In recent weeks, the dispute in Windstream’s bankruptcy between Windstream and its REIT spinoff Uniti Group over the lease transaction that ultimately led to Windstream’s chapter 11 bankruptcy has continued to escalate with Windstream filing an adversary complaint against Uniti.  In its complaint, Windstream seeks to recharacterize the lease as a disguised financing alleging that the lease resulted in a long-term transfer of billions of dollars to Uniti to the detriment of Windstream’s creditors. The debtors’ complaint also alleges that they were insolvent no later than the third quarter of 2017, and argues that the above-market rent payments and tenant capital improvements they were required to make under the lease constitute constructively fraudulent transfers, as the debtors have not received reasonably equivalent value under the lease.

On August 20, Judge Drain authorized multiple secured and unsecured creditor groups to intervene in the case, given the potential impact on creditor recoveries and the related impact on which creditor group may be positioned to control the ultimate outcome of Windstream’s restructuring. This comes after Judge Drain’s appointment of colleague, Judge Shelley Chapman, as mediator, with several mediation sessions among the various constituents already having been held.

As outlined in Windstream’s complaint, the dispute arose out of a transaction that, while complex, had three general steps. First, a Windstream subsidiary spun off its copper wire and fiber optic cable networks to Uniti, which was structured as a REIT for tax purposes.  In the spin-off portion of the transaction, the agreed value of the assets transferred to Uniti was $7.45 billion, with Windstream’s subsidiary receiving just over $1 billion in cash and $2.45 billion of Uniti debt securities in return.  In the second step, approximately 80% of the equity in Uniti was distributed to Windstream’s shareholders.

In the final step of the transaction, Windstream entered into a lease — which Windstream’s complaint alleges was in substance a disguised financing — with Uniti to continue operating the transferred assets.  The lease had an initial 15-year term, with four 5-year renewal periods.  Under the lease, Windstream agreed to pay $650 million in annual rent to Uniti, with payments rising to more than $690 million in 2030.   Windstream alleges that the rent was not set at a market rate, but instead was set at an amount to “appease shareholders no longer receiving a Windstream dividend and to mimic traditional REIT structures involving traditional real estate.”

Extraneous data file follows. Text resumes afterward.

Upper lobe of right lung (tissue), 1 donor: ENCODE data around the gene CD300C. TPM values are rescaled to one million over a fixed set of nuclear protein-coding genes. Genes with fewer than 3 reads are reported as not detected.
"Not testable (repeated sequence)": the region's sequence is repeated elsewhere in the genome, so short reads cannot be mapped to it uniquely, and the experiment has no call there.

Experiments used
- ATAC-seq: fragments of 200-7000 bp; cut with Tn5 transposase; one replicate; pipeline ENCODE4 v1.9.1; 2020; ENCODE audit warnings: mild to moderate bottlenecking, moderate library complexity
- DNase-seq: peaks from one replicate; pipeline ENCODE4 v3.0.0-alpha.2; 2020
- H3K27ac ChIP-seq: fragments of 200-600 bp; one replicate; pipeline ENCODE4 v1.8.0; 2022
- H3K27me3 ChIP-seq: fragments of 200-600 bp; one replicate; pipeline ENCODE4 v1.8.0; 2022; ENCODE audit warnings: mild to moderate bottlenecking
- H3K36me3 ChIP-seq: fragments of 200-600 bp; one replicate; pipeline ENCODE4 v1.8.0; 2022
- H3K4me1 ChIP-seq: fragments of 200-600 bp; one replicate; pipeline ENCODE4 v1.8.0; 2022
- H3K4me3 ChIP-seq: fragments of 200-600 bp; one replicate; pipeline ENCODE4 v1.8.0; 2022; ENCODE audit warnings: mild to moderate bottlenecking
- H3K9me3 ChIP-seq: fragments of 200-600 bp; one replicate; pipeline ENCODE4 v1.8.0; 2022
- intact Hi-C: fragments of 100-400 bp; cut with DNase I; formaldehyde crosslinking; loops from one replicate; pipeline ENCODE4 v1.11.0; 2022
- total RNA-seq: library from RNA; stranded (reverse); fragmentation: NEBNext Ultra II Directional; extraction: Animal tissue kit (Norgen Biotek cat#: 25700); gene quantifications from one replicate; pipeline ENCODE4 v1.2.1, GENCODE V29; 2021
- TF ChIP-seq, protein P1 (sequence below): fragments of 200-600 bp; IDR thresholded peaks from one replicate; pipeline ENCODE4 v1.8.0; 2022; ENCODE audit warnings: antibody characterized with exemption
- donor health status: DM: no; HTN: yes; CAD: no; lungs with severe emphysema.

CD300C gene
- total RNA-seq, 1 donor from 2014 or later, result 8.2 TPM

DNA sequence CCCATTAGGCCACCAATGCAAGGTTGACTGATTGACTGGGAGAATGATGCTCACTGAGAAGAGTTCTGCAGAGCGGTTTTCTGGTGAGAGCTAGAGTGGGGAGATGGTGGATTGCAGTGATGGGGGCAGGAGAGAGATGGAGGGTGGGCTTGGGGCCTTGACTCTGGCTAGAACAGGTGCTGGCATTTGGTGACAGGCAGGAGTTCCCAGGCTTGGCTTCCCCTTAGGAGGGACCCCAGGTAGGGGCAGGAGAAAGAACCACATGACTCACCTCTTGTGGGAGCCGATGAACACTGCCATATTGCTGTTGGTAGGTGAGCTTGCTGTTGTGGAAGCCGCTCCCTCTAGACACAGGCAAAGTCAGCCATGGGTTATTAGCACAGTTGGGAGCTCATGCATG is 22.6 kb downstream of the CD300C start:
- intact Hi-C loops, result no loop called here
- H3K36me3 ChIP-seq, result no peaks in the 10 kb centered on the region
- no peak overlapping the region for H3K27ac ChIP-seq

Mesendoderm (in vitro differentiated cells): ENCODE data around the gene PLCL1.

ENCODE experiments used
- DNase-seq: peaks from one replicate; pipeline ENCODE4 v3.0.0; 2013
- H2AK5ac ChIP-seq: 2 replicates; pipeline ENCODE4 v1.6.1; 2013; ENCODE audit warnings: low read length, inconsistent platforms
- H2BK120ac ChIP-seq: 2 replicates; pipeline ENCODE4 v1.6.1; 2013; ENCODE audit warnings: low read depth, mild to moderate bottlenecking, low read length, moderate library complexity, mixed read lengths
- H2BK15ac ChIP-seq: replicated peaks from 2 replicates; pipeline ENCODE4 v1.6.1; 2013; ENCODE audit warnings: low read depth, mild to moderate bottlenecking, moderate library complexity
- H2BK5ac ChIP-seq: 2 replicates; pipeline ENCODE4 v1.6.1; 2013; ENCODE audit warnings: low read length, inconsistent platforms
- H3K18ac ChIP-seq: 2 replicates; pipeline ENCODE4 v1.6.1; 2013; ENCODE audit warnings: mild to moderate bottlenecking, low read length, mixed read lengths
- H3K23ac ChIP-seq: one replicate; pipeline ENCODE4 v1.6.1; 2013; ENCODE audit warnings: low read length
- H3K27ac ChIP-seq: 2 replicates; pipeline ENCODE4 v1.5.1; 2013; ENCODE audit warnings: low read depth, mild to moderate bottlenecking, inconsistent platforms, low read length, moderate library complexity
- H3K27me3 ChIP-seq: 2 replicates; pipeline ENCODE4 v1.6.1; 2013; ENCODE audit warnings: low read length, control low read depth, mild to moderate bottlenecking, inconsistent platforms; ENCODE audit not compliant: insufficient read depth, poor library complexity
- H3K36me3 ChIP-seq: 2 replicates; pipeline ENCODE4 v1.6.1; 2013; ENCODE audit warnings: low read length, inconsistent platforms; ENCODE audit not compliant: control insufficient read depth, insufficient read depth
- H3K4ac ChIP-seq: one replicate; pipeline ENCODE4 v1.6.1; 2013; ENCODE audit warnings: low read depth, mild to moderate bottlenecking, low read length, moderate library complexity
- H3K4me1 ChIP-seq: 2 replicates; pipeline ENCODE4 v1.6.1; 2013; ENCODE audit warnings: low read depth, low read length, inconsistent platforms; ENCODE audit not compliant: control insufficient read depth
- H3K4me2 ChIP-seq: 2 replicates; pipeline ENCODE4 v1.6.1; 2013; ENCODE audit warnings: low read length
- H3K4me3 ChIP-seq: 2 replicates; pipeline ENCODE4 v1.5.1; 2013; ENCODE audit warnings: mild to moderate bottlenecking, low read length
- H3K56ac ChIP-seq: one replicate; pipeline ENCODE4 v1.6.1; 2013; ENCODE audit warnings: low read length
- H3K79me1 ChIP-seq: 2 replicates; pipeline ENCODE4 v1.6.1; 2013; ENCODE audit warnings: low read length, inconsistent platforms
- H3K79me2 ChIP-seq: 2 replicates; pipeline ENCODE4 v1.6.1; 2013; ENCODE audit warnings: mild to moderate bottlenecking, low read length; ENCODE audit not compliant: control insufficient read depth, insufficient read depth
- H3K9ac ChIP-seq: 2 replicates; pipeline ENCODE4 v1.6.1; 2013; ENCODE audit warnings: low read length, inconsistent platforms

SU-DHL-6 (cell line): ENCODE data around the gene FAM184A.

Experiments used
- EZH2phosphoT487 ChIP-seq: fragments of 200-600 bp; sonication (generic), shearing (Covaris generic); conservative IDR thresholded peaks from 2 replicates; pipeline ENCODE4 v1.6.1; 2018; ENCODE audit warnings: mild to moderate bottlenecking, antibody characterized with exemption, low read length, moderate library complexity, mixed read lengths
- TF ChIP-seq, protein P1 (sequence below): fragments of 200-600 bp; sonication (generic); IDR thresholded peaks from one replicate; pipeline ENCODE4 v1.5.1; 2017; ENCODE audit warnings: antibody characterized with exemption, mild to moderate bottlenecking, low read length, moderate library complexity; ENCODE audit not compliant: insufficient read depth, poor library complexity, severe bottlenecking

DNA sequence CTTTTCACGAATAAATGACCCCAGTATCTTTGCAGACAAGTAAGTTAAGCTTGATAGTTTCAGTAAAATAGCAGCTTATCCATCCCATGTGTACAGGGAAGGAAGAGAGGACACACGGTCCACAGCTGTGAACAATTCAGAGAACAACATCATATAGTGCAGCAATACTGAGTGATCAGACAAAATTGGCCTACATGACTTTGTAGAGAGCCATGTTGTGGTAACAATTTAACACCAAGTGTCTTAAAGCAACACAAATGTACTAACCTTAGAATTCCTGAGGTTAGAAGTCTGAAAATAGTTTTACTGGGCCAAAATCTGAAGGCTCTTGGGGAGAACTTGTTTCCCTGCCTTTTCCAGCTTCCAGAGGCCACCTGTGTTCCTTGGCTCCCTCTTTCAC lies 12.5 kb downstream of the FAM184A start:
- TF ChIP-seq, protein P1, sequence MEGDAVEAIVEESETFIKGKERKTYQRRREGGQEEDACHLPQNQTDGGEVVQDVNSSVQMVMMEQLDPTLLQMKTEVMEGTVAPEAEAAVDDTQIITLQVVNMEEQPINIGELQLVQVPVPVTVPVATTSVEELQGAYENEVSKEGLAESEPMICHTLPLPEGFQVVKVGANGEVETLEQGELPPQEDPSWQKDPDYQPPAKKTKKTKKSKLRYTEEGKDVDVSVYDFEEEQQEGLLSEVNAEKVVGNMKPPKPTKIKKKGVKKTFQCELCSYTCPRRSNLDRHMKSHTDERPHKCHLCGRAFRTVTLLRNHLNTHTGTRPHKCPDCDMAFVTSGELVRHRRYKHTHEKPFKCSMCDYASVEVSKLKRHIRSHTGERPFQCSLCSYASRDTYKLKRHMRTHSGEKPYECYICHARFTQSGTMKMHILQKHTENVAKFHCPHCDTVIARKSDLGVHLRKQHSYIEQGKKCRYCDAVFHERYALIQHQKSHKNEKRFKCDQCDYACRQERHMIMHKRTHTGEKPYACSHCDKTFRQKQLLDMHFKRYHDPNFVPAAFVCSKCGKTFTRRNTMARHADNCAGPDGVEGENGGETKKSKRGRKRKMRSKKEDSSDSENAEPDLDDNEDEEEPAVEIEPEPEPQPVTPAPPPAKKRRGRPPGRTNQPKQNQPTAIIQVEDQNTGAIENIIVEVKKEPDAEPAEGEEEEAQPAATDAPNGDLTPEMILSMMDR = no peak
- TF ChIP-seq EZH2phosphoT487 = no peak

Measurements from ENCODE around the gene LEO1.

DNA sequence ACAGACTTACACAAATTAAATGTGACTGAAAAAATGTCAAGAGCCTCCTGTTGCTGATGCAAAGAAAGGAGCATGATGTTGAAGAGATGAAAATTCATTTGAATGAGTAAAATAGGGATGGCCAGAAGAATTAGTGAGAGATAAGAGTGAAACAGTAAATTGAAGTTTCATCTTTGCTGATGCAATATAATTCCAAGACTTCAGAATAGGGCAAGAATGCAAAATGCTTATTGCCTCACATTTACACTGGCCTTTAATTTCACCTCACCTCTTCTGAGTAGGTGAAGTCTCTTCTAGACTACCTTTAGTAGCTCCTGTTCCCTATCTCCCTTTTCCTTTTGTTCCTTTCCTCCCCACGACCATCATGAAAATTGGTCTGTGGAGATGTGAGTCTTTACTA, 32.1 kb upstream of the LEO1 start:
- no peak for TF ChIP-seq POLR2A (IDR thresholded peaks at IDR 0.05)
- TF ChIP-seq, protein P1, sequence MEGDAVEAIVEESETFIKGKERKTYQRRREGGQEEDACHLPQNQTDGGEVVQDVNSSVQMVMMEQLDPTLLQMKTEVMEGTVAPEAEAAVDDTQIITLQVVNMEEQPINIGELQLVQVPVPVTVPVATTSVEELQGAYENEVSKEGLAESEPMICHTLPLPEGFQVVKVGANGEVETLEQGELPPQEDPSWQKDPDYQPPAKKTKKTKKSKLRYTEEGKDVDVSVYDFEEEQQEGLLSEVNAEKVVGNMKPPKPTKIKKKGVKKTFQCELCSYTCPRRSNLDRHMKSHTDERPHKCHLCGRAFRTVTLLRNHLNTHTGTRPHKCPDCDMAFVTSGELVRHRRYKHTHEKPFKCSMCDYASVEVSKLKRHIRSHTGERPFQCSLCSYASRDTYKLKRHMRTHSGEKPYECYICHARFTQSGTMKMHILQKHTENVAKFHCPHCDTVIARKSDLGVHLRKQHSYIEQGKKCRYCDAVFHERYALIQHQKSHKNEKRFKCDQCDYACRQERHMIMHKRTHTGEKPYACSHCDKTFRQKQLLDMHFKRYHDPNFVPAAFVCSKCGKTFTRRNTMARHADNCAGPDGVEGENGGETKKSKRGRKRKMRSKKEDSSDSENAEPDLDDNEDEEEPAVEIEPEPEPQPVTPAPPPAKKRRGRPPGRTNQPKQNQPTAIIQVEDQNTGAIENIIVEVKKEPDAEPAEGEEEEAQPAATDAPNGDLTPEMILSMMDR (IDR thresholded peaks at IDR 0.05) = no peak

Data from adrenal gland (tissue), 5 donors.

According to Windstream’s complaint, the rent payments exceed market rates, particularly since the leased assets were depreciating at a “precipitous clip” that would result in the assets having little to no useful life, or material value, at the end of the initial 15-year term.  Additionally, Windstream alleges that it has made nearly $840 million in tenant capital improvements, most of the benefits of which would be forfeited to Uniti if Windstream did not renew the lease.  Combined with the fact that Windstream’s business is dependent on the leased assets, Windstream would be left with no choice but to continue renewing the lease beyond the initial term, according to its complaint.  These factors, according to Windstream, merit recharacterizing the lease accordingly.

The debtors’ complaint also seeks a declaration that the lease is not a unexpired lease of real property for purposes of Section 365 of the Bankruptcy Code.  Such a declaratory judgment would free the debtors from the deadlines under Section 365(d)(4), whichotherwise would require them to make a determination to assume and continue performing under the lease, or to reject it and surrender the leased assets to Uniti, by no later than December 6, 2019.  In the interim, Windstream and Uniti have agreed, following one of their initial mediation sessions with Judge Chapman, that Windstream will continue to make payments under the lease and that Uniti will not seek to evict the debtors from the property governed by the lease.

The debtors’ complaint indicates that the consequences of the court recharacterizing the lease as a financing would be substantial.  According to Windstream, Uniti’s resulting claim would be almost entirely unsecured and structurally subordinated, and the excessive rent payments would cease.

Given the complexity of the transactions and issues involved, and the impact any resolution will have on the course of the restructuring, the case bears watching closely in the coming weeks and months.